Canada Confirms Case of Mad Cow Disease

An older dairy cow from Alberta, Canada, has tested positive for mad cow disease, the Canadian government confirmed Sunday, less than a week after the U.S. announced it would lift a ban on Canadian cattle.

The cow was more a family pet and not in commercial milk production, a Canadian Food Inspection Agency veterinarian confirmed last week, in a report by the Globe and Mail of Toronto. The cow was first examined Dec. 17 after being identified as too sick to walk. It was born in 1996 before a 1997 feed ban, and likely became infected by contaminated feed before the ban, the newspaper's Web site reported.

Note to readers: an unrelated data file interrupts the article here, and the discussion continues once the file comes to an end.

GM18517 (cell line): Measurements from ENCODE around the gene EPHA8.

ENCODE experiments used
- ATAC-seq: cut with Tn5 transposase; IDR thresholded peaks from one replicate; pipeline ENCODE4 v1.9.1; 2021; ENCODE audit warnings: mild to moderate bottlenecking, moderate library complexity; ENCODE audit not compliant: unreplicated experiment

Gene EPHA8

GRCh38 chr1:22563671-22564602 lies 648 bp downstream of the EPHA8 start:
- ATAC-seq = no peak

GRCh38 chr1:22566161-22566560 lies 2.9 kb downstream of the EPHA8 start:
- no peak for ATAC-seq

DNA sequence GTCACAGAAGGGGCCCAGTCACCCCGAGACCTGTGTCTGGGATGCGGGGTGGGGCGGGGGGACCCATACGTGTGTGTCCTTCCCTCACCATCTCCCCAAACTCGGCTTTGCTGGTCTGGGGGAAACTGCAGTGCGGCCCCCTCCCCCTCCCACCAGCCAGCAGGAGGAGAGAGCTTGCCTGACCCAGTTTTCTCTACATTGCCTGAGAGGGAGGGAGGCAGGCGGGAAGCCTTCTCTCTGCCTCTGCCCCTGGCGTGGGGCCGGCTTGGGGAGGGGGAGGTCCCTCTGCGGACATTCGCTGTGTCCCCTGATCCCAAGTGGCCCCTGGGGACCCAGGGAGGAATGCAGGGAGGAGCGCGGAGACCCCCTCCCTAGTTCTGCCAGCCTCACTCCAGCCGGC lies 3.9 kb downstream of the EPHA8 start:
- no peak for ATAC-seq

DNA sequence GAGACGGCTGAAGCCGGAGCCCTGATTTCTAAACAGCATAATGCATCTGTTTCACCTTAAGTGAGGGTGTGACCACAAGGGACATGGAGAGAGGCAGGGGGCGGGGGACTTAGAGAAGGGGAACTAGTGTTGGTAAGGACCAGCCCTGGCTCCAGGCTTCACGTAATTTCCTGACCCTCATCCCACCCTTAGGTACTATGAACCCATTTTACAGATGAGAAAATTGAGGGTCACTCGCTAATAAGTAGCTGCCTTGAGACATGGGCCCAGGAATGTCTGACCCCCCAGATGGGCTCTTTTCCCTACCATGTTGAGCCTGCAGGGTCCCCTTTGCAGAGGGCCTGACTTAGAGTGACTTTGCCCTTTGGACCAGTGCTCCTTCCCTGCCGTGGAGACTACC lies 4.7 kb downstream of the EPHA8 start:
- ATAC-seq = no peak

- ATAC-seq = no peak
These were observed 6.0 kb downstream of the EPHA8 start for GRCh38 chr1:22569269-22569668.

The U.S. banned Canadian beef a year and a half ago when a cow in northern Alberta was discovered with bovine spongiform encephalopathy, as mad cow is formally known. In December 2003, a Canadian-born cow infected with BSE, which attacks the animals' central nervous system, was discovered in Washington state.

The U.S. Department of Agriculture announced Wednesday that the border with Canada could be reopened for cattle trade in March. The Bush administration said it would stand by its decision to allow the imports after learning of the latest case.

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